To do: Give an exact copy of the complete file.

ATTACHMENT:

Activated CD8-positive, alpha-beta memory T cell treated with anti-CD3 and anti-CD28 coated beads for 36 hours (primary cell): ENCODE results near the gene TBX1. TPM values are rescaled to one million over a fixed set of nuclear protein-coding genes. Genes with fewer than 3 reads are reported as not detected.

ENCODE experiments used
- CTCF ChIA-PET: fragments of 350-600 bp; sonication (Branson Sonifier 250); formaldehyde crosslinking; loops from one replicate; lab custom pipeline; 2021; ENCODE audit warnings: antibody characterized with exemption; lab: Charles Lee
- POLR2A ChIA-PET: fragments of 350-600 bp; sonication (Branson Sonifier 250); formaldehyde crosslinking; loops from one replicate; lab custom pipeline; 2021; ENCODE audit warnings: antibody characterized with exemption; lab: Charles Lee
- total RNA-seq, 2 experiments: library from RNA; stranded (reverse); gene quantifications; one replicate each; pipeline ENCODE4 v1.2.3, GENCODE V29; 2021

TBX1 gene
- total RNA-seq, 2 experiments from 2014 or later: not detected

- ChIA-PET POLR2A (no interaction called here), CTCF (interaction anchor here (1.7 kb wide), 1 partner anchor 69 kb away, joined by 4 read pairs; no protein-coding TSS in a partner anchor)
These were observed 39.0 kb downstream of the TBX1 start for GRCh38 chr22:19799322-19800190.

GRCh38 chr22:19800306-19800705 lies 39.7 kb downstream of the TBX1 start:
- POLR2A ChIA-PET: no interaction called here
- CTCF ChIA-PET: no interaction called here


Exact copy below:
Activated CD8-positive, alpha-beta memory T cell treated with anti-CD3 and anti-CD28 coated beads for 36 hours (primary cell): ENCODE results near the gene TBX1. TPM values are rescaled to one million over a fixed set of nuclear protein-coding genes. Genes with fewer than 3 reads are reported as not detected.

ENCODE experiments used
- CTCF ChIA-PET: fragments of 350-600 bp; sonication (Branson Sonifier 250); formaldehyde crosslinking; loops from one replicate; lab custom pipeline; 2021; ENCODE audit warnings: antibody characterized with exemption; lab: Charles Lee
- POLR2A ChIA-PET: fragments of 350-600 bp; sonication (Branson Sonifier 250); formaldehyde crosslinking; loops from one replicate; lab custom pipeline; 2021; ENCODE audit warnings: antibody characterized with exemption; lab: Charles Lee
- total RNA-seq, 2 experiments: library from RNA; stranded (reverse); gene quantifications; one replicate each; pipeline ENCODE4 v1.2.3, GENCODE V29; 2021

TBX1 gene
- total RNA-seq, 2 experiments from 2014 or later: not detected

- ChIA-PET POLR2A (no interaction called here), CTCF (interaction anchor here (1.7 kb wide), 1 partner anchor 69 kb away, joined by 4 read pairs; no protein-coding TSS in a partner anchor)
These were observed 39.0 kb downstream of the TBX1 start for GRCh38 chr22:19799322-19800190.

GRCh38 chr22:19800306-19800705 lies 39.7 kb downstream of the TBX1 start:
- POLR2A ChIA-PET: no interaction called here
- CTCF ChIA-PET: no interaction called here